The road to regional integration remains a bumpy one for the 10 member states of Asean.
Yet, despite territorial disputes, growing sectarianism and concerns about the return of terrorism to the region, the economic opportunities in the region loom large.
Certainly, China has noticed. From Mandalay to Manila, Chinese businessmen are ever- present, and Chinese state-owned enterprises continue their pursuit of natural resources. Since 2009, China has been Asean's largest trading partner.
In turn, Asean has been China's third-largest trading partner since 2010.
It is time for the United States to up its game if American businessmen are to continue to succeed against growing competition in an ever more integrated South-east Asia.
As the countdown continues towards the Asean Economic Community on Dec 31, 2015, many American businesses are already contributing and benefiting. Asean is the US' third-largest Asian trading partner after China and Japan.
Asean is the largest destination for US investment in Asia, according to Mr Alex Feldman, the president and chief executive of the US-Asean Business Council, which is the primary advocacy organisation for US corporations operating within Asean.
"Asean now represents more than 620 million people and a combined gross domestic product of US$2.2 trillion (S$2.8 trillion)," said Mr Feldman. "Clearly, Asean matters to the United States more than ever, just as the United States most clearly matters to Asean."
Taking further advantage of that opportunity will, however, require US policy changes and renewed efforts by US businesses, large and small.
While much has been made of the Obama administration's self-described policy "pivot" eastward - though rebalance is now the preferred word - the US must ratchet up its efforts for a more robust pivot towards Asia, commercially, educationally and culturally.
US National Security Adviser Susan Rice, speaking at the Brookings Institution in Washington on Monday, said "South-east Asia and its markets are critical to America's prosperity".
Now, the US must move beyond defence and diplomacy to fully embrace a "business pivot".
What could such a business pivot to South-east Asia look like?
First, US businesses - particularly small and medium-sized enterprises - would benefit from the removal or at least revision of US rules and regulations that make it increasingly difficult to grow and to succeed.
A case in point is the so-called Fatca, or Foreign Account Tax Compliance Act, a US federal law aimed at clamping down on tax evasion by Americans using overseas accounts. The law requires financial institutions around the world to regularly submit financial information about their US clients to the US taxman.
Small business people and entrepreneurs living outside the US are being affected. Given the costs and reporting requirements, foreign financial firms are declining to provide financial services to some US citizens living abroad, according to a recent Wall Street Journal report.
A business pivot to South-east Asia would specifically address the needs of US small and medium-sized businesses and entrepreneurs based in region.
Second, both words and actions from America's top leaders are critical to a business pivot.
The US needs government leaders who do not talk down US businesses for succeeding overseas, even if these companies establish operations and create jobs in Asia for Asians.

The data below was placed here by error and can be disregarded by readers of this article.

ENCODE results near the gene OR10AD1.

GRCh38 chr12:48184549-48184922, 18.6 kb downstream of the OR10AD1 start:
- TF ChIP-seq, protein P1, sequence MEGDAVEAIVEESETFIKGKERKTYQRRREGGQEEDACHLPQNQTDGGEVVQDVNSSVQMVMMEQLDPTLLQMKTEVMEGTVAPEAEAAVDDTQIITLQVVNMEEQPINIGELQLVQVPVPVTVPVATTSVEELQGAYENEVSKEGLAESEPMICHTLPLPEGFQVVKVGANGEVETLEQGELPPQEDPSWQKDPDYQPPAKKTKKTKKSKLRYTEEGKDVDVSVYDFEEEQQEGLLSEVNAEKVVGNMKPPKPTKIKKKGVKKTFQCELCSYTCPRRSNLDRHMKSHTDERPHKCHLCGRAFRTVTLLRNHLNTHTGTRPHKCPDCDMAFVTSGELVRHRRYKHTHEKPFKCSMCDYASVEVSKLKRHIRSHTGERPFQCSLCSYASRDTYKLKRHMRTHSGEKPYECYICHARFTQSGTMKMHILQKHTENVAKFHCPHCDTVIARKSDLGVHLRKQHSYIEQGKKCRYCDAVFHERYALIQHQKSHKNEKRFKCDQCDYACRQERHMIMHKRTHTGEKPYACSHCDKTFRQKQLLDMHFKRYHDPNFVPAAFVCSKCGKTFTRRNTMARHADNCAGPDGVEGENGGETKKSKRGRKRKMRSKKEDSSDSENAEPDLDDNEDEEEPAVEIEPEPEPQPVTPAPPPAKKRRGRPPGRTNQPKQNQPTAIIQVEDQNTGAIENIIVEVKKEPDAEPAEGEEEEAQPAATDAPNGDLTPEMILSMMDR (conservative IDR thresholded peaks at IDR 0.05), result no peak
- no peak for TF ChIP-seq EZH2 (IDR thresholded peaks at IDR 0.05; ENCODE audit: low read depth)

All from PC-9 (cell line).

Support for American business abroad must extend beyond calls for greater US exports.
Americans and their elected leaders should take pride in the success of US businesses and businessmen in Asia - regardless of where the jobs are based or products made.
Numerous US multinationals such as Coca-Cola and Chevron have long focused on the growth opportunities that South-east Asia has to offer.
But so too are Asia-based US entrepreneurs and companies. One example is Equator Pure Nature, on whose advisory board I sit. Focused on South-east Asia's increasing allergy rates, the company is launching from Thailand a line of all-natural cleaning products to address consumer health concerns.
On President Barack Obama's and US Secretary of Commerce Penny Pritzker's next trips to Asia, a business pivot could well include spotlighting US entrepreneurs and small businesses already in South-east Asia.
As Ms Rice said in her recent remarks, Ms Pritzker in June led a delegation of American business leaders to the Philippines, Vietnam and Burma to explore new commercial opportunities.
Greater efforts from Washington must also be made to not just conclude negotiations of the free trade agreement known as the Trans-Pacific Partnership - one-third of TPP participants are from Asean - but also to build the essential relationships and seek so called "fast track" negotiating authority that could help win congressional approval of any final deal.
South-east Asia is waiting for an expanded US pivot, as I have long called for.
The reality, though, is that much of Asia is already moving forward, in China's shadows, with or without US leadership.
So too must American business. The opportunity is already there for those in the know.
There is a clear reason, as Ms Rice said, "why the nations of South-east Asia are, and will remain, a central focus of America's rebalance to Asia".
Now, that focus must also turn to business.
The writer is a former US ambassador to the Asian Development Bank and managing director of advisory firm RiverPeak Group, LLC.